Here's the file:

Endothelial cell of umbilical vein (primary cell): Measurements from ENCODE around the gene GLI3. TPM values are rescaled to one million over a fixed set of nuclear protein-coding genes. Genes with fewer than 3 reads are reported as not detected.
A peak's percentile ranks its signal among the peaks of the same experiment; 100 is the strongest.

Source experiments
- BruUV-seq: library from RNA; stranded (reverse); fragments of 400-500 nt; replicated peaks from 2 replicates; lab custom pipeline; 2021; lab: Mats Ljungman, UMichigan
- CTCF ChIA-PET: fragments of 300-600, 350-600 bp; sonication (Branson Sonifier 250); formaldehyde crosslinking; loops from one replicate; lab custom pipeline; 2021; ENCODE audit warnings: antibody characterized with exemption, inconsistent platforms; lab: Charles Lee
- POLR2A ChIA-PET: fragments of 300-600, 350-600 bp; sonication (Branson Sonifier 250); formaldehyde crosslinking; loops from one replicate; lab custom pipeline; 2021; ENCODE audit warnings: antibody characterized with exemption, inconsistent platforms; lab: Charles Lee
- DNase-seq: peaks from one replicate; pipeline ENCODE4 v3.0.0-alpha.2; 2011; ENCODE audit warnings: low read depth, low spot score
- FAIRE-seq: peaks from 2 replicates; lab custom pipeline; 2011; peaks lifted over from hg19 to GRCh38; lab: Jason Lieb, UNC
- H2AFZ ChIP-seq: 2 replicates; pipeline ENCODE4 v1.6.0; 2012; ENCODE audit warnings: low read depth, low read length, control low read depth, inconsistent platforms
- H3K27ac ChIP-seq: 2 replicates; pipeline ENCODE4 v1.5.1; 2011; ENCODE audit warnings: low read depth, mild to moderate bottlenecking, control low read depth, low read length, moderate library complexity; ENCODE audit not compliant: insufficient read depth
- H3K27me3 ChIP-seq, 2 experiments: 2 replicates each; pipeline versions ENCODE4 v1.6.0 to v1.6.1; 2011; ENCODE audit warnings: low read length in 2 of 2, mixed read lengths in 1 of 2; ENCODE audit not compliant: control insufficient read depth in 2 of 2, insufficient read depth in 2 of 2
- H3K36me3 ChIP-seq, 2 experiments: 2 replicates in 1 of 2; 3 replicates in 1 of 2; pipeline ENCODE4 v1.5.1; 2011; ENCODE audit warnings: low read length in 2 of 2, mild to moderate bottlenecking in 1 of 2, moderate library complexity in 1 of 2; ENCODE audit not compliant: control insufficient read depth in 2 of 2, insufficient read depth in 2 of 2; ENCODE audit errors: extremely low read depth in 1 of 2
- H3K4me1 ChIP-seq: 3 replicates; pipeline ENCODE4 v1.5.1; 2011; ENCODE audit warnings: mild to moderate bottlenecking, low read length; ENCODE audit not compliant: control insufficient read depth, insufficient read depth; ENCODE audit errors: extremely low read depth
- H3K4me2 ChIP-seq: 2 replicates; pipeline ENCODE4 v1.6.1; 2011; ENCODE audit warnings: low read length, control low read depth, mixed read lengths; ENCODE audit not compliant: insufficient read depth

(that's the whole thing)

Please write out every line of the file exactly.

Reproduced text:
Endothelial cell of umbilical vein (primary cell): Measurements from ENCODE around the gene GLI3. TPM values are rescaled to one million over a fixed set of nuclear protein-coding genes. Genes with fewer than 3 reads are reported as not detected.
A peak's percentile ranks its signal among the peaks of the same experiment; 100 is the strongest.

Source experiments
- BruUV-seq: library from RNA; stranded (reverse); fragments of 400-500 nt; replicated peaks from 2 replicates; lab custom pipeline; 2021; lab: Mats Ljungman, UMichigan
- CTCF ChIA-PET: fragments of 300-600, 350-600 bp; sonication (Branson Sonifier 250); formaldehyde crosslinking; loops from one replicate; lab custom pipeline; 2021; ENCODE audit warnings: antibody characterized with exemption, inconsistent platforms; lab: Charles Lee
- POLR2A ChIA-PET: fragments of 300-600, 350-600 bp; sonication (Branson Sonifier 250); formaldehyde crosslinking; loops from one replicate; lab custom pipeline; 2021; ENCODE audit warnings: antibody characterized with exemption, inconsistent platforms; lab: Charles Lee
- DNase-seq: peaks from one replicate; pipeline ENCODE4 v3.0.0-alpha.2; 2011; ENCODE audit warnings: low read depth, low spot score
- FAIRE-seq: peaks from 2 replicates; lab custom pipeline; 2011; peaks lifted over from hg19 to GRCh38; lab: Jason Lieb, UNC
- H2AFZ ChIP-seq: 2 replicates; pipeline ENCODE4 v1.6.0; 2012; ENCODE audit warnings: low read depth, low read length, control low read depth, inconsistent platforms
- H3K27ac ChIP-seq: 2 replicates; pipeline ENCODE4 v1.5.1; 2011; ENCODE audit warnings: low read depth, mild to moderate bottlenecking, control low read depth, low read length, moderate library complexity; ENCODE audit not compliant: insufficient read depth
- H3K27me3 ChIP-seq, 2 experiments: 2 replicates each; pipeline versions ENCODE4 v1.6.0 to v1.6.1; 2011; ENCODE audit warnings: low read length in 2 of 2, mixed read lengths in 1 of 2; ENCODE audit not compliant: control insufficient read depth in 2 of 2, insufficient read depth in 2 of 2
- H3K36me3 ChIP-seq, 2 experiments: 2 replicates in 1 of 2; 3 replicates in 1 of 2; pipeline ENCODE4 v1.5.1; 2011; ENCODE audit warnings: low read length in 2 of 2, mild to moderate bottlenecking in 1 of 2, moderate library complexity in 1 of 2; ENCODE audit not compliant: control insufficient read depth in 2 of 2, insufficient read depth in 2 of 2; ENCODE audit errors: extremely low read depth in 1 of 2
- H3K4me1 ChIP-seq: 3 replicates; pipeline ENCODE4 v1.5.1; 2011; ENCODE audit warnings: mild to moderate bottlenecking, low read length; ENCODE audit not compliant: control insufficient read depth, insufficient read depth; ENCODE audit errors: extremely low read depth
- H3K4me2 ChIP-seq: 2 replicates; pipeline ENCODE4 v1.6.1; 2011; ENCODE audit warnings: low read length, control low read depth, mixed read lengths; ENCODE audit not compliant: insufficient read depth